Prowl Studio, a design firm, recently unveiled its groundbreaking mono-material Peel Chair at the Milan design week, showcasing the potential of load-bearing bioplastics. Made from corn-derived PLA and hemp fibers, this innovative prototype challenges the traditional concept of plastic stacking chairs as fast furniture. Here is a detailed report on FURNITURE DESIGN AND TECHNOLOGY (FDT).
As part of the annual Alcova exhibition, the Peel Chair had been created using an injection-molding process that eliminates the need for fossil fuels. The bioplastic composite used in its production had been developed by M4 Factory, a materials innovation start-up, and is fully industrially compostable at the end of its lifespan, demonstrating the sustainable and circular design approach of Prowl Studio.
According to Lauryn Menard, Co-founder, Prowl Studio, conventional plastics like polypropylene, which are commonly used in plastic stacking chairs, can take up to 450 years to decompose. In contrast, their hemp-based PLA used in the Peel Chair can break down in just six months under controlled conditions. This reportedly makes Peel Chair the first injection-molded chair that is compostable. Even the cushions attached to the seat and backrest are made from an innovative hemp-based foam that can be composted at home and reportedly decomposes at the same rate as an orange peel.
The Peel Chair utilizes a cutting-edge composite developed by M4 Factory. This composite combines polylactic acid (PLA), a commonly used bioplastic, with the coarse hurd fibers that are typically discarded as waste during hemp processing. This unique blend of materials in the Peel Chair allows for both load-bearing functionality and sustainability, thus setting it apart from other designs in the market. The incorporation of hemp fibers in the design results in a reduction of plastic usage, thereby making the chair lighter and also increasing its strength by up to 90 per cent. The ready availability and sustainable attributes of hemp make it an ideal choice for enhancing the performance and eco-friendliness of the chair design.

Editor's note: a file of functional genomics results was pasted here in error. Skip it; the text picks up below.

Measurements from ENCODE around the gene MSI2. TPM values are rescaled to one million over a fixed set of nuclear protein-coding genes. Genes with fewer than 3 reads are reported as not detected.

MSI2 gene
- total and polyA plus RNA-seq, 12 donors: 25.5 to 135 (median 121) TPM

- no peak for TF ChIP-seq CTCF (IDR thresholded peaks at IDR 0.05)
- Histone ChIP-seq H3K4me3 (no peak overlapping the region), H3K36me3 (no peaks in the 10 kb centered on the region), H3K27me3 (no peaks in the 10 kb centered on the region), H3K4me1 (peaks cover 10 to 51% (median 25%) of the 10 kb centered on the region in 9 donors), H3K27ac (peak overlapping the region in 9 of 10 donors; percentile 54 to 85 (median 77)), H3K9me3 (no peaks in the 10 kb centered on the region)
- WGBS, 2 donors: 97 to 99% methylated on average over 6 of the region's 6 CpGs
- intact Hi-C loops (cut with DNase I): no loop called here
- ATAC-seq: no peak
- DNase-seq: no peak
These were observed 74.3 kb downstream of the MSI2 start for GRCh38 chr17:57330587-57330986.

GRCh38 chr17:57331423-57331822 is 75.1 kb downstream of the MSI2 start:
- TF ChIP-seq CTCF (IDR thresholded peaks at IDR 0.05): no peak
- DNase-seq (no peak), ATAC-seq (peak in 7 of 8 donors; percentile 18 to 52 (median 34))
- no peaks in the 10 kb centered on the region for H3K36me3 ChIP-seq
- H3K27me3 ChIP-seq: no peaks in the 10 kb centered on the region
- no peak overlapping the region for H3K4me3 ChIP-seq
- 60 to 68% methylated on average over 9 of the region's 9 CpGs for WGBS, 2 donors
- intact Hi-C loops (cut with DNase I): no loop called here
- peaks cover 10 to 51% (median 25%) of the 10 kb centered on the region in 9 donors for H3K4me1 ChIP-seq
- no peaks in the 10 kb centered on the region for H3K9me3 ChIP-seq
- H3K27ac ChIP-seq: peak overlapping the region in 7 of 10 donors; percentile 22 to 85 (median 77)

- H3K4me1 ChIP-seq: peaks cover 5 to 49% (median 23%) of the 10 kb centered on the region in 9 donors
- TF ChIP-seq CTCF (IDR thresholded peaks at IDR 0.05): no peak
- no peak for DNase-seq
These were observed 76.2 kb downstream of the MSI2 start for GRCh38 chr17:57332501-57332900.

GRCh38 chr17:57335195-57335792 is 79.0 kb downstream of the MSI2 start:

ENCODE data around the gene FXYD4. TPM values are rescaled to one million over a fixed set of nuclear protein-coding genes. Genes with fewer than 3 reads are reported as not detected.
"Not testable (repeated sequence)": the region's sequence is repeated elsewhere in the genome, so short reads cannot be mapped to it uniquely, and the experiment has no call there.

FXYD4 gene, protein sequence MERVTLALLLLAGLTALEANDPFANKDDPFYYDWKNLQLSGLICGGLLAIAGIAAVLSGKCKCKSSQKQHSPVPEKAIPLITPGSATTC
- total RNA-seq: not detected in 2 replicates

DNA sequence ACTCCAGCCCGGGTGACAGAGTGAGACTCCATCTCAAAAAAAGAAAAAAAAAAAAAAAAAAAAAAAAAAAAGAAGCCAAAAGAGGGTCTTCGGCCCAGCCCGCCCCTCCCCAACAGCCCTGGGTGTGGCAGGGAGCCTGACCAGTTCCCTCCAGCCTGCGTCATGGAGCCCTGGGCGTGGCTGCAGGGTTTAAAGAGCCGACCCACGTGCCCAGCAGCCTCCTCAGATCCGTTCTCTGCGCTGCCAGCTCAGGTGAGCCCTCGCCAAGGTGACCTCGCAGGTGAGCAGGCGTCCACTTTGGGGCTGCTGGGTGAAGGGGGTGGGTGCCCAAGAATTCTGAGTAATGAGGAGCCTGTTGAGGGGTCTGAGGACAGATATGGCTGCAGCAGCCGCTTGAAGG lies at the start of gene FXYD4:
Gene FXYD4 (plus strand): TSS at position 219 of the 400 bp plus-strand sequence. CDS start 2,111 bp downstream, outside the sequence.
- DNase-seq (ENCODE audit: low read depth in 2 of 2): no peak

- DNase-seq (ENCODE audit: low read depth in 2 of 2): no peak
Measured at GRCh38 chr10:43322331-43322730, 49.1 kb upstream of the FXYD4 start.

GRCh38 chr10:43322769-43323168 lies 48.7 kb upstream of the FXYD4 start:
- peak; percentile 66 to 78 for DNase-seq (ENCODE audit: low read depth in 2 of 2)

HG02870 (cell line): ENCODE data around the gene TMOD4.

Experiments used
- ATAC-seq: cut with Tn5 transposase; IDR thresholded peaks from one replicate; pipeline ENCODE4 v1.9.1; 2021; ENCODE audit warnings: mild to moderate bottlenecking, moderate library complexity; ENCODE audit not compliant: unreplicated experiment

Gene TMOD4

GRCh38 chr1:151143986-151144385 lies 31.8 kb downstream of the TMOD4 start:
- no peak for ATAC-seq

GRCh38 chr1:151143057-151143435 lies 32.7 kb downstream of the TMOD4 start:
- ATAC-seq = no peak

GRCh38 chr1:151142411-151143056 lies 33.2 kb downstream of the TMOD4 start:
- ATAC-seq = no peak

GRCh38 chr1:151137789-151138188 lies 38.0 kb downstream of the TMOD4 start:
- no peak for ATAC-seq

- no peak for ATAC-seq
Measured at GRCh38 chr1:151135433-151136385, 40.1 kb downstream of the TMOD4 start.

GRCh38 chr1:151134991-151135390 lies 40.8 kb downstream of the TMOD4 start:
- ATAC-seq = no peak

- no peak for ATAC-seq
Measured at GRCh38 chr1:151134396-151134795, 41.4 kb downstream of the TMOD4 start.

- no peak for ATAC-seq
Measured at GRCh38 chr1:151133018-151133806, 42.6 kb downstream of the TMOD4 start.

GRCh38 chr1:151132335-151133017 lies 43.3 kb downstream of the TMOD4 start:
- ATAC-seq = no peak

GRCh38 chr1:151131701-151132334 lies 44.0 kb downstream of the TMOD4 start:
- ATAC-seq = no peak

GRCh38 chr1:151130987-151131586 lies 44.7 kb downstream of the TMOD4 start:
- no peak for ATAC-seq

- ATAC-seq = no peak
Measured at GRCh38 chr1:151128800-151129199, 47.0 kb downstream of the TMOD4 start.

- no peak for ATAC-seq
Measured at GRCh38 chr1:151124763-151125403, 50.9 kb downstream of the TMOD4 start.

By integrating the structural support directly into the bioplastic, instead of using a separate load-bearing frame, the Peel Chair can be easily and efficiently mass-produced using conventional injection-molding machinery, similar to petroleum-based chairs. This approach avoids the need for new technology and utilizes existing systems, making it a practical and cost-effective solution, as explained by Baillie Mishler, co-founder of Prowl Studio. Once the initial setup is complete, the production process can be carried out at a low cost, making it an inclusive and democratic way of manufacturing.
The Peel Chair’s foam cushions, made from molded hemp fibers with a leather-like algae-based coating developed by Veratate, can naturally break down in the soil in approximately six months without the need for an industrial composter. Similarly, the chair’s frame is designed to biodegrade in a similar timeframe when placed in an industrial composting facility with carefully controlled conditions. However, the availability of such composting facilities is limited, and the practice of composting bioplastics is not yet widespread.
The Peel Chair project is part of an ongoing partnership between Prowl Studio and M4 Factory, with the goal of exploring sustainable mass production of furniture by taking responsibility for the entire product lifecycle, from material chemistry to production.
Image credit: Dezeen
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